Chicago - Mar. 19, 2022
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New WPA Stamps Are a Good Reminder To Bring Emergency Public Employment Infrastructure Programs To Violent Neighborhoods

The United States Postal Service is issuing a set of 10 new stamps on Wednesday to commemorate the 1930s Works Progress Administration (WPA).

The Emergency Relief Appropriation Act of 1935 was passed by the US Congress and signed into law by President Roosevelt, creating the WPA.

The purpose was to provide public employment slots to build public infrastructure (roads, bridges, schools, post offices, etc.) at prevailing wages, and in the process preserve skills, self-respect, and bolster aggregate demand.

The 10 stamps showcase 10 of the projects or purposes of the WPA. Their topics include providing wage work opportunities, encouraging work safety, promoting domestic tourism, and building tennis courts, zoos, airports, national parks, hiking trails, and docks.


As a professor of economics with an interest in the economics of crime, and seeing the standstill in addressing the violent crime spikes in some of Chicago neighborhoods as well in other cities, it appears to me that a WPA-type program should be the one of the first violent crime reduction strategies - to both be a source for job slots for youth living in violent prone neighborhoods and to augment public infrastructure.

My version would restrict the program to youth between the ages of 16 and 21 living in high violent crime neighborhoods and who are not in school nor have a job. A key aspect of this would be the option of WPA job slots in places outside the neighborhood and urban area with a residential and tutoring component.

Providing the option for youth to exit local gang influence would a big improvement for many. The human capital goal of this WPA program would be get participants leaving the program back into school leading to college or to a job or an apprenticeship program. For those with a business or hustling inclination, there would be a Micro-Entrepreneur track proving a mentor and hands-on experience in selling or running a small business.

In Chicago, I am aghast that there is an official public community street market which has more 150 empty vendor spaces that youth could be recruited for to earn extra money and learn about business. Such markets could be created all over the city.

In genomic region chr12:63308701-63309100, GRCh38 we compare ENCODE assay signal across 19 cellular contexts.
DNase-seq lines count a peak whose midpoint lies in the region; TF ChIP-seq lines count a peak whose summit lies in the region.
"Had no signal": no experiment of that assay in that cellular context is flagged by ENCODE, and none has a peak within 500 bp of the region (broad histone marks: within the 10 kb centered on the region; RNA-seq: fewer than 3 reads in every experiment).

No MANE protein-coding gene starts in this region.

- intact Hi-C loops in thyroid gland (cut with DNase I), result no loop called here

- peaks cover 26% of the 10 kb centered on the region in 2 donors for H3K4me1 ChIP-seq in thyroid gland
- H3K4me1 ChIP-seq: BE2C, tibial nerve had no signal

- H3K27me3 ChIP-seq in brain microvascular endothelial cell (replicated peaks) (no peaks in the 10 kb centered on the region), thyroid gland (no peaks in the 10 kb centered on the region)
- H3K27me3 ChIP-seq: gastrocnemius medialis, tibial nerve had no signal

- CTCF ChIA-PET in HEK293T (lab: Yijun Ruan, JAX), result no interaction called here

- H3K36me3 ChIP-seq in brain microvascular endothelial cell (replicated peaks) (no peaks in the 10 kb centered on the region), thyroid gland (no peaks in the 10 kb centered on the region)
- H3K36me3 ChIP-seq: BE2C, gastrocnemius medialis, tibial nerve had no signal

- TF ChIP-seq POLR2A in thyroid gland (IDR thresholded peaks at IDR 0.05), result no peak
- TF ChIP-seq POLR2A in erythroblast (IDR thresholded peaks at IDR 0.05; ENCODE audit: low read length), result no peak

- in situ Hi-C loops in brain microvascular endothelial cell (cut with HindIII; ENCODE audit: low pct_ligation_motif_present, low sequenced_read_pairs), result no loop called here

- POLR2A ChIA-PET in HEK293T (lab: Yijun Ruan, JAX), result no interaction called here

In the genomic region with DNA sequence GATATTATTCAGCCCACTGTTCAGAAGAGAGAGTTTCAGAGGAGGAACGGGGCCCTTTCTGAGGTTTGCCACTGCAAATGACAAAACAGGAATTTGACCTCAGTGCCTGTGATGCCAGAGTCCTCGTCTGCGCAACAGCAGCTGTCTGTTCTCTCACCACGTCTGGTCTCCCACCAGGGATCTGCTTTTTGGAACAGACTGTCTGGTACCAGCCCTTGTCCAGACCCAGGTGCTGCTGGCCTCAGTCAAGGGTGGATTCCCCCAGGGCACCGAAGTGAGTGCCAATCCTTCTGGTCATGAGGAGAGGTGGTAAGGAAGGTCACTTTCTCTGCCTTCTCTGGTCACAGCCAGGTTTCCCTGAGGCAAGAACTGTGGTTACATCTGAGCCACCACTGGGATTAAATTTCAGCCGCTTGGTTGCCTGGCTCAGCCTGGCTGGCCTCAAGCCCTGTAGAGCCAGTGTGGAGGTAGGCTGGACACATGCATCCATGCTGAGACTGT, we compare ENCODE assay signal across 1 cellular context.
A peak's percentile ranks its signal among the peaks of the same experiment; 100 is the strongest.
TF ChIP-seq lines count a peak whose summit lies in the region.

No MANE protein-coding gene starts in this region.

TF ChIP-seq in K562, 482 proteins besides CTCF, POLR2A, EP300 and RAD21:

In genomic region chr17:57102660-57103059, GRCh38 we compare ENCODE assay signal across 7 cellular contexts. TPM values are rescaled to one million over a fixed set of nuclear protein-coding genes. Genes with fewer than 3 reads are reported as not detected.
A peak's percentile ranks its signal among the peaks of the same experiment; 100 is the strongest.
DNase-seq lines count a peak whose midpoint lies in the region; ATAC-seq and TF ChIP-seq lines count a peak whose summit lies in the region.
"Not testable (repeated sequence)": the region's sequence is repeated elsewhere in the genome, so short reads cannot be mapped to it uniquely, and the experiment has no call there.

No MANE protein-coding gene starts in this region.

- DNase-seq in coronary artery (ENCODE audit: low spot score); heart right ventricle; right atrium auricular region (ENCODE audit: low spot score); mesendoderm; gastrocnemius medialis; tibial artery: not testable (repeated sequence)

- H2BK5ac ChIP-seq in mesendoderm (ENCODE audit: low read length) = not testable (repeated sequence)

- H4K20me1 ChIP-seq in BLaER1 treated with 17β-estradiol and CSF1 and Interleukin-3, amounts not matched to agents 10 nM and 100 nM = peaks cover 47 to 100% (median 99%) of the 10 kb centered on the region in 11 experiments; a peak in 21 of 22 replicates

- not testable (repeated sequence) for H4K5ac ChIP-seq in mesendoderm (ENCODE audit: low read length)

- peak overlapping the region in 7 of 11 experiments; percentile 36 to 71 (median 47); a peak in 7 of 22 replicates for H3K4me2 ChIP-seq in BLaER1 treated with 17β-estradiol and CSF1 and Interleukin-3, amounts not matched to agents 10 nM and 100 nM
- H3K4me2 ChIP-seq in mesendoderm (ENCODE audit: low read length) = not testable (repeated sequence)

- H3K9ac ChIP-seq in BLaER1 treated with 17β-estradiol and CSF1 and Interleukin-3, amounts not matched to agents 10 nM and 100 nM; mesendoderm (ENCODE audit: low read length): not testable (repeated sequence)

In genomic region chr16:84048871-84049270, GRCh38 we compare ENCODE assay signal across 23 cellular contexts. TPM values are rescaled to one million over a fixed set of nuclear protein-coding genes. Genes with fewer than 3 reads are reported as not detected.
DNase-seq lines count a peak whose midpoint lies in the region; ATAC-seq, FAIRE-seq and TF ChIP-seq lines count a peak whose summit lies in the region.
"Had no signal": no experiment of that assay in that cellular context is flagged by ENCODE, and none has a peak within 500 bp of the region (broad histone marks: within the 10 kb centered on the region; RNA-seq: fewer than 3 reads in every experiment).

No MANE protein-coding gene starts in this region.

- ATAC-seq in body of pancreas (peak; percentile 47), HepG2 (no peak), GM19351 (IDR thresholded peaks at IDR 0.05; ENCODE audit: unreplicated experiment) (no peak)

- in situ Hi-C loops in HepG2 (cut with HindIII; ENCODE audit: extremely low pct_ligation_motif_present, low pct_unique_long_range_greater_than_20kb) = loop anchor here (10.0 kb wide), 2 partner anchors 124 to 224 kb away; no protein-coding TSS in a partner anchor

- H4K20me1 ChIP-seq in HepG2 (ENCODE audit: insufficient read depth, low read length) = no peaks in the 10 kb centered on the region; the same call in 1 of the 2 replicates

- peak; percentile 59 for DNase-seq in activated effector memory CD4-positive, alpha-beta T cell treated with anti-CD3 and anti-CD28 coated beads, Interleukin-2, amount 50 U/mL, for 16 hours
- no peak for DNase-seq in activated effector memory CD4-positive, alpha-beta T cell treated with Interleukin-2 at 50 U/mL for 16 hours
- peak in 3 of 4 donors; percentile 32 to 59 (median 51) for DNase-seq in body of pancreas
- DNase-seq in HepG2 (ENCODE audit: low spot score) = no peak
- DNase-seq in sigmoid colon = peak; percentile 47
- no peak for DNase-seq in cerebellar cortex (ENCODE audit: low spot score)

Jobs alone for at-risk youth won't make violent neighborhoods safe, but it would be a first step to make them safer. Other realms of policy changes to improve violent prone neighborhoods should include: decriminalization of drug offenses that emphasizes treatment over punishment, social work training for police, increased use of civilian patrols; school curricula for political activism, non-violence, and dispute resolution; and a basic minimum income policy.

Because the job market is presently so tight, now is not to time for a WPA program for the general population. But there is a need for WPA programs targeted to youth who are structurally unemployed where there is a mismatch between skills and job slots and between place of residence and location of employment.

Most high violence neighborhoods have unemployment rates for youth that are at Depression levels and where job prospects do not lead to middle class career futures. A goal must be not just jobs but career trajectories that lead to good jobs: middle class wages and benefits, a chance for advancement, and interesting work.

There are policy tools from our American past that can be profitably used again but adapted to today's circumstances. If the federal government is in paralysis, states should take up the slack. Diverting prison budgets to this WPA program would seem a good reallocation. Either you pay for this violence reduction now or you pay for it later. A New Deal WPA for at-risk youth can and should be created.

Steve Balkin is a professor emeritus at Roosevelt University.


Previously by (or including) Steve Balkin:
* The Maxwell Street Muddle.

* Maxwell Street Malfeasance.

* City Needs New Policy For The Maxwell Street Market: An Open Letter To Mayor-Elect Emanuel.

* The Maxwell Street Market Vendors Association Wants You To Like Them.

* The Olympic Bid That Could Have Been.

* Lil Scotty: 'Give Him His Flowers While He Lives.'

* Remembering Lil Scotty: Bluesman, Buttonman.

* Remembering Lacy Gibson, Master Bluesman.

* Here's To Bobby Too Tuff.

* Continuing The Political Revolution.

* Reducing Chicago's Violence: A 10-Point Plan.


Comments welcome.


Posted on March 6, 2017

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